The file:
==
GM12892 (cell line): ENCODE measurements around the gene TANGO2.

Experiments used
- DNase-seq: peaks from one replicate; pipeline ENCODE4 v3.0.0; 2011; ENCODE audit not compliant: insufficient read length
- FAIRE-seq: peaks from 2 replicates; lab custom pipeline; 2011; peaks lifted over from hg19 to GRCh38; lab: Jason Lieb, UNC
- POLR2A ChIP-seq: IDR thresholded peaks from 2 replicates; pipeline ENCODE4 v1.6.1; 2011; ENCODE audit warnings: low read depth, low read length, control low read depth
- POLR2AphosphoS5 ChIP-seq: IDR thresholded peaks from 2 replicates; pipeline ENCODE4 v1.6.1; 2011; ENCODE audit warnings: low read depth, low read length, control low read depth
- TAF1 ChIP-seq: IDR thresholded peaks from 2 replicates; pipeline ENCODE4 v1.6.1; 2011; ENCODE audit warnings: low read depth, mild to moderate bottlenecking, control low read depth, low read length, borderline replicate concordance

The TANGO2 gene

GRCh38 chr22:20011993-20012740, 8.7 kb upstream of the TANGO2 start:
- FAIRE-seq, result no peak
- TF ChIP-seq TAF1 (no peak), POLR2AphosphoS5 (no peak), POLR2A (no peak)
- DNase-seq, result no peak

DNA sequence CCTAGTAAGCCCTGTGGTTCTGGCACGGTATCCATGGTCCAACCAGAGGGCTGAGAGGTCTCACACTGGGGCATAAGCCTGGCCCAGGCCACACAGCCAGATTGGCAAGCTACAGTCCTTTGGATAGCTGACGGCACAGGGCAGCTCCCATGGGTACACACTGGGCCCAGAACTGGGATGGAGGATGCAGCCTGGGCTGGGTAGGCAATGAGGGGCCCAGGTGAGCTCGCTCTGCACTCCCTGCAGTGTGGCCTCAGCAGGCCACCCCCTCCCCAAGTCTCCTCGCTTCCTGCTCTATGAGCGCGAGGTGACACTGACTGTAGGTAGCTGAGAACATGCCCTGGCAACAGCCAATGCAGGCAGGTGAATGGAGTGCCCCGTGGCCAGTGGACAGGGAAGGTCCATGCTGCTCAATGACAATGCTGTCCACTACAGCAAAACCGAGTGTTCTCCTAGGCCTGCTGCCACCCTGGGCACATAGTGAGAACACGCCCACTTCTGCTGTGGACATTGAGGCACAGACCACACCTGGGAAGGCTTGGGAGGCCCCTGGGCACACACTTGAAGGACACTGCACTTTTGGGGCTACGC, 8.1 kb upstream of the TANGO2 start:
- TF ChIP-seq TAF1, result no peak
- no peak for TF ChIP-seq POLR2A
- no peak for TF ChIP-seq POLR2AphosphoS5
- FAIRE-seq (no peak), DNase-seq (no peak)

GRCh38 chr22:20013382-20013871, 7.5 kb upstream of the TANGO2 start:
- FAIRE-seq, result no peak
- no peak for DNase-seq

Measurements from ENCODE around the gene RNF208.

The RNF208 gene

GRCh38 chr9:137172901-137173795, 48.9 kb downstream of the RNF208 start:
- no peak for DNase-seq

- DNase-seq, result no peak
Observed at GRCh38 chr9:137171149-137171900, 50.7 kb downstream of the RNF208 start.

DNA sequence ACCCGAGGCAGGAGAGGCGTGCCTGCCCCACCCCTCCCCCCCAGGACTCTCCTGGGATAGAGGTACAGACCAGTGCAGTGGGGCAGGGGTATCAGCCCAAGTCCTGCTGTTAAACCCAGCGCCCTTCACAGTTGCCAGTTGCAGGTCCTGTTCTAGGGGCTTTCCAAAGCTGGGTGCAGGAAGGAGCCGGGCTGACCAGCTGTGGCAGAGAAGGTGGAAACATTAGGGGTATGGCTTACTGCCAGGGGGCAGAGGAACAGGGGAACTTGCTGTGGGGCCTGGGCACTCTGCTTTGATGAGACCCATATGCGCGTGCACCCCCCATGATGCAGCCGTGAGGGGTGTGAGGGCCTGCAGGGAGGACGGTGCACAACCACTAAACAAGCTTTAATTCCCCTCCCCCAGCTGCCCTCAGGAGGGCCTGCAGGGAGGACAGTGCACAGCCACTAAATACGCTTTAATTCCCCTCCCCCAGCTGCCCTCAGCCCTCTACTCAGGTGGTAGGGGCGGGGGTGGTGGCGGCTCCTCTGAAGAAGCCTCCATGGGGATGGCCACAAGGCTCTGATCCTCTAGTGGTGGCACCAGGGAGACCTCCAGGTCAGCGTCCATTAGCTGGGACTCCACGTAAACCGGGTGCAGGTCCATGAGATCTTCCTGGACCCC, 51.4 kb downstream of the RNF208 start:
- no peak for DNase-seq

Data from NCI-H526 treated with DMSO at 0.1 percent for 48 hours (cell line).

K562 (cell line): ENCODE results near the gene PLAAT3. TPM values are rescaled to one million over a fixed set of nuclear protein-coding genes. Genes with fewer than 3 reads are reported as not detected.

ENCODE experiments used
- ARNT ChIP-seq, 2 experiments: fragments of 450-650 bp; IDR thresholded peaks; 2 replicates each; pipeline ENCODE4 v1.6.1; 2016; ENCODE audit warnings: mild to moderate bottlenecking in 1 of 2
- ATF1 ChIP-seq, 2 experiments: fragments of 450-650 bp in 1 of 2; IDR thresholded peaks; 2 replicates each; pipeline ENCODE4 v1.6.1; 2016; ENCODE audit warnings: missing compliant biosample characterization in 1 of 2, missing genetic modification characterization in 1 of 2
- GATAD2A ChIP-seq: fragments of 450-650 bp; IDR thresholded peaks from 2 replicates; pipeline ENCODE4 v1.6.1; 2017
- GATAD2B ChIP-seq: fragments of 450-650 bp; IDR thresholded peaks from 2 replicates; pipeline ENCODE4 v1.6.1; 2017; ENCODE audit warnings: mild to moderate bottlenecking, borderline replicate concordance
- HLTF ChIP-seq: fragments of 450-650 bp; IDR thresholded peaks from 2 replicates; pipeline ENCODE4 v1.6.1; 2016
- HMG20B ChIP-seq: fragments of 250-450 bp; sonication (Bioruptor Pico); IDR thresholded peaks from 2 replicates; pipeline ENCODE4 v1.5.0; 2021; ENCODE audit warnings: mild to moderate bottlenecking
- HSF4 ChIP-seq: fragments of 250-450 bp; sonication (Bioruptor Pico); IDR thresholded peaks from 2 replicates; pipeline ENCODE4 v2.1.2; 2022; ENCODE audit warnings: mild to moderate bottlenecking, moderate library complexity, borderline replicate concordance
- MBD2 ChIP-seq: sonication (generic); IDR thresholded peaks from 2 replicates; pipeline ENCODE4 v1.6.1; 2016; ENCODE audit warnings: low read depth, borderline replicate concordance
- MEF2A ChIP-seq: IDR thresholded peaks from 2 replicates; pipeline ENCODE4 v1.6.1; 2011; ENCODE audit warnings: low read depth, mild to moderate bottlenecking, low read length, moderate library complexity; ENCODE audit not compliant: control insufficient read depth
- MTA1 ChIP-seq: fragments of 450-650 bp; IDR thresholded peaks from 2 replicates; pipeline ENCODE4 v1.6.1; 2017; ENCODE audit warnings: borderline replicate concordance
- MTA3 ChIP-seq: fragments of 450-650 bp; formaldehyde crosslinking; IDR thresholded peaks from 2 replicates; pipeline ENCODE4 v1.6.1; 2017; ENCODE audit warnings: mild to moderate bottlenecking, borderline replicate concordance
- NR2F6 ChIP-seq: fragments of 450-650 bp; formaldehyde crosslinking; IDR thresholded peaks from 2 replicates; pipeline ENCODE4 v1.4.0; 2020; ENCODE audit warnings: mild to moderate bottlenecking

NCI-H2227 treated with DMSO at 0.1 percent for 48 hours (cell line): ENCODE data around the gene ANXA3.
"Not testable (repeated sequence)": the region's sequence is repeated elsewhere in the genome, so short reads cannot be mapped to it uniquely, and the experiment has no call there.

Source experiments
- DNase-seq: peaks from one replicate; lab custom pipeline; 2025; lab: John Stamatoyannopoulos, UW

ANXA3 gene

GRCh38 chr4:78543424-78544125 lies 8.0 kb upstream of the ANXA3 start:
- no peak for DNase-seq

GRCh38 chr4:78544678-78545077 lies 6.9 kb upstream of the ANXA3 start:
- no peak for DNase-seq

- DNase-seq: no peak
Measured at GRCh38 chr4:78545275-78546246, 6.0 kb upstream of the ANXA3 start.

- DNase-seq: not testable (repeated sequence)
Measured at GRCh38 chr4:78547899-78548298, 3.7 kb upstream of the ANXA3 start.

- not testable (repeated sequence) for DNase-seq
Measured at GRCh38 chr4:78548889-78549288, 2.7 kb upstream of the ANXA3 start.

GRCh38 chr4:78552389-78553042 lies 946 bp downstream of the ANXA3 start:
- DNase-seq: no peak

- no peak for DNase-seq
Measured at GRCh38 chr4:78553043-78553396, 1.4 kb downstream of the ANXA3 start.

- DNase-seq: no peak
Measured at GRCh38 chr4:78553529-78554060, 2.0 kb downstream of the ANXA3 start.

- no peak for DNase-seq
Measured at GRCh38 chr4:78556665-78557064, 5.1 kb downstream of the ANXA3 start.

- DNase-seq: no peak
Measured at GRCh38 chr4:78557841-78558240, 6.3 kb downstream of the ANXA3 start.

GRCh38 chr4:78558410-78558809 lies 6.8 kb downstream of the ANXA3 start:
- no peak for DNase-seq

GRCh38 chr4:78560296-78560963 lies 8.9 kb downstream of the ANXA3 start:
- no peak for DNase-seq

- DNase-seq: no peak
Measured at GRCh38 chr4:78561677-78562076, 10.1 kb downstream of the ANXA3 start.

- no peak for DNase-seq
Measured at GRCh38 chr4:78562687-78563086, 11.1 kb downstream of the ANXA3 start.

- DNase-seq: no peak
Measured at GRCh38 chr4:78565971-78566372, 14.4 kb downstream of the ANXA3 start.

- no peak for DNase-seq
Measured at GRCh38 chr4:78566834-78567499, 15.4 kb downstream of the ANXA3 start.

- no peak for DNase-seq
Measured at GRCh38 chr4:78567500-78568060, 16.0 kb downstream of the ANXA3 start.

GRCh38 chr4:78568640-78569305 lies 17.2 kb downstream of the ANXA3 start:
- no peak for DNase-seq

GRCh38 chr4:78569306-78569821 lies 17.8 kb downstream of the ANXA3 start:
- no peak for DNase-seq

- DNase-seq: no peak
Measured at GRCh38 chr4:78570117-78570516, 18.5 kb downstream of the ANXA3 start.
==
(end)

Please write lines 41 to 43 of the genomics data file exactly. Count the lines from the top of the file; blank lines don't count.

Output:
- MTA1 ChIP-seq: fragments of 450-650 bp; IDR thresholded peaks from 2 replicates; pipeline ENCODE4 v1.6.1; 2017; ENCODE audit warnings: borderline replicate concordance
- MTA3 ChIP-seq: fragments of 450-650 bp; formaldehyde crosslinking; IDR thresholded peaks from 2 replicates; pipeline ENCODE4 v1.6.1; 2017; ENCODE audit warnings: mild to moderate bottlenecking, borderline replicate concordance
- NR2F6 ChIP-seq: fragments of 450-650 bp; formaldehyde crosslinking; IDR thresholded peaks from 2 replicates; pipeline ENCODE4 v1.4.0; 2020; ENCODE audit warnings: mild to moderate bottlenecking